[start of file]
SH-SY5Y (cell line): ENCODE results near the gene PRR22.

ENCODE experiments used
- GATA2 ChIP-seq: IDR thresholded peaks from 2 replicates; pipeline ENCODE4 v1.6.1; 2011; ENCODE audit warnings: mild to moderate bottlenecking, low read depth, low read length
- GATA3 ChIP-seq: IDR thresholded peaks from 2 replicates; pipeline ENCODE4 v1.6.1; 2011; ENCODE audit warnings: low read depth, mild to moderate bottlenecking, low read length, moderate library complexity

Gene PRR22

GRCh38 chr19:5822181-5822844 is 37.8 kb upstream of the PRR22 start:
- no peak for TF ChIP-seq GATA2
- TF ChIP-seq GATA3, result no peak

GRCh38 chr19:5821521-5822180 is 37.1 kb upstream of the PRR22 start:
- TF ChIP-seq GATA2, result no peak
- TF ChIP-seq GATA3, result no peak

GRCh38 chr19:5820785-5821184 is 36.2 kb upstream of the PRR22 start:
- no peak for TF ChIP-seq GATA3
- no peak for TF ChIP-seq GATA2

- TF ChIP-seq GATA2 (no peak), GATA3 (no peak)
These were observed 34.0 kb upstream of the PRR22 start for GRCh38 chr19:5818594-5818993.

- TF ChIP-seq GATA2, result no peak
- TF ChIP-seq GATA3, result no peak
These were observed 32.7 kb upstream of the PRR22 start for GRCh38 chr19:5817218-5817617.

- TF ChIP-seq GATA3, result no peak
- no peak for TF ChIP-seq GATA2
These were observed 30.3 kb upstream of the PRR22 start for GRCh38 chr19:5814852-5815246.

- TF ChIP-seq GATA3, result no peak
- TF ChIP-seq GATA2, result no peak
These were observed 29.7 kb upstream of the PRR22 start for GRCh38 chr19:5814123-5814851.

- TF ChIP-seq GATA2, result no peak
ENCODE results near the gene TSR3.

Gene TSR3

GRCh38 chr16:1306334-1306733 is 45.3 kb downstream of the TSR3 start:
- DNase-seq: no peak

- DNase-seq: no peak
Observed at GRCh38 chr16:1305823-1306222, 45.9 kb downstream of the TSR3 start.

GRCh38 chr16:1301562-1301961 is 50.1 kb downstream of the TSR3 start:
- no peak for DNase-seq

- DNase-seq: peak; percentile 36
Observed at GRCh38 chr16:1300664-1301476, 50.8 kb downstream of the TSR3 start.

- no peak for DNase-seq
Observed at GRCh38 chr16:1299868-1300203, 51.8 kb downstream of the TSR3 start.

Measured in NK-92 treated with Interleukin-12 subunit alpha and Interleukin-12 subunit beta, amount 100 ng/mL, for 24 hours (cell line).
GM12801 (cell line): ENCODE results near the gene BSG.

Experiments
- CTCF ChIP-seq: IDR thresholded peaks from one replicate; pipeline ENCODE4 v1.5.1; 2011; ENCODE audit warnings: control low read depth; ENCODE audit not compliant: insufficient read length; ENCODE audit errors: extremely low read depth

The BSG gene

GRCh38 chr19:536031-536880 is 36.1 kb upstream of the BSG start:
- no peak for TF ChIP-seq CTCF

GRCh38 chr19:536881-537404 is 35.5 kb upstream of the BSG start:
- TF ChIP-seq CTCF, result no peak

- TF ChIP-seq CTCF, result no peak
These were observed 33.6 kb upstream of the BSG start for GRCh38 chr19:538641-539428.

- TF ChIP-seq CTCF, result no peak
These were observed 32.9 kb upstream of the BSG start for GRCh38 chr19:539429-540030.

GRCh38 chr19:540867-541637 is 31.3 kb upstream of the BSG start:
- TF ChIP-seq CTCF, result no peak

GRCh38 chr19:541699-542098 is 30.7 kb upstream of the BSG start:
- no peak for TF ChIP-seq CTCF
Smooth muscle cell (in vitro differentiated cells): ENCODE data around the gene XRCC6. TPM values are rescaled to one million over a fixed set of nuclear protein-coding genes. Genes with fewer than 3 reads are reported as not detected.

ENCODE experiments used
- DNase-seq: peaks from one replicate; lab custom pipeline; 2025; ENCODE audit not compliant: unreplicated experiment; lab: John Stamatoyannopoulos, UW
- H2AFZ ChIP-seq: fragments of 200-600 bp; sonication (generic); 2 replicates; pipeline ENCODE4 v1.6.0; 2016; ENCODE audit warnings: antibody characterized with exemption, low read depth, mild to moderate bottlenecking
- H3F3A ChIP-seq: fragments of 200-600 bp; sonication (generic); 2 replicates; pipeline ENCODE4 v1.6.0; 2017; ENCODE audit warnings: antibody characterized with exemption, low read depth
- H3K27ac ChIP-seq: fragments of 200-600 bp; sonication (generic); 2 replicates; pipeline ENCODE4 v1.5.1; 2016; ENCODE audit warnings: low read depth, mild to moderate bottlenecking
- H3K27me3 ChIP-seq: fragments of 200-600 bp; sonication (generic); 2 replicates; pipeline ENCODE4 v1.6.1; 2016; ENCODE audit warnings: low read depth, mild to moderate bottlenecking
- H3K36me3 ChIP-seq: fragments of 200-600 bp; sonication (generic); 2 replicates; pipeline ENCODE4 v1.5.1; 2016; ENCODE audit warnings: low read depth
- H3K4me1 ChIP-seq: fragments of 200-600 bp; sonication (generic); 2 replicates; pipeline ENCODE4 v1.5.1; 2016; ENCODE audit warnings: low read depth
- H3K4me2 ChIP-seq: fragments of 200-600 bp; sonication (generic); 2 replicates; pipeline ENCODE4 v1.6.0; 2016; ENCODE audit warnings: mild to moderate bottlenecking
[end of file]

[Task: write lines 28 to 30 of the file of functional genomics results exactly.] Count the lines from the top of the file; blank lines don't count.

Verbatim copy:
Gene TSR3

GRCh38 chr16:1306334-1306733 is 45.3 kb downstream of the TSR3 start:
- DNase-seq: no peak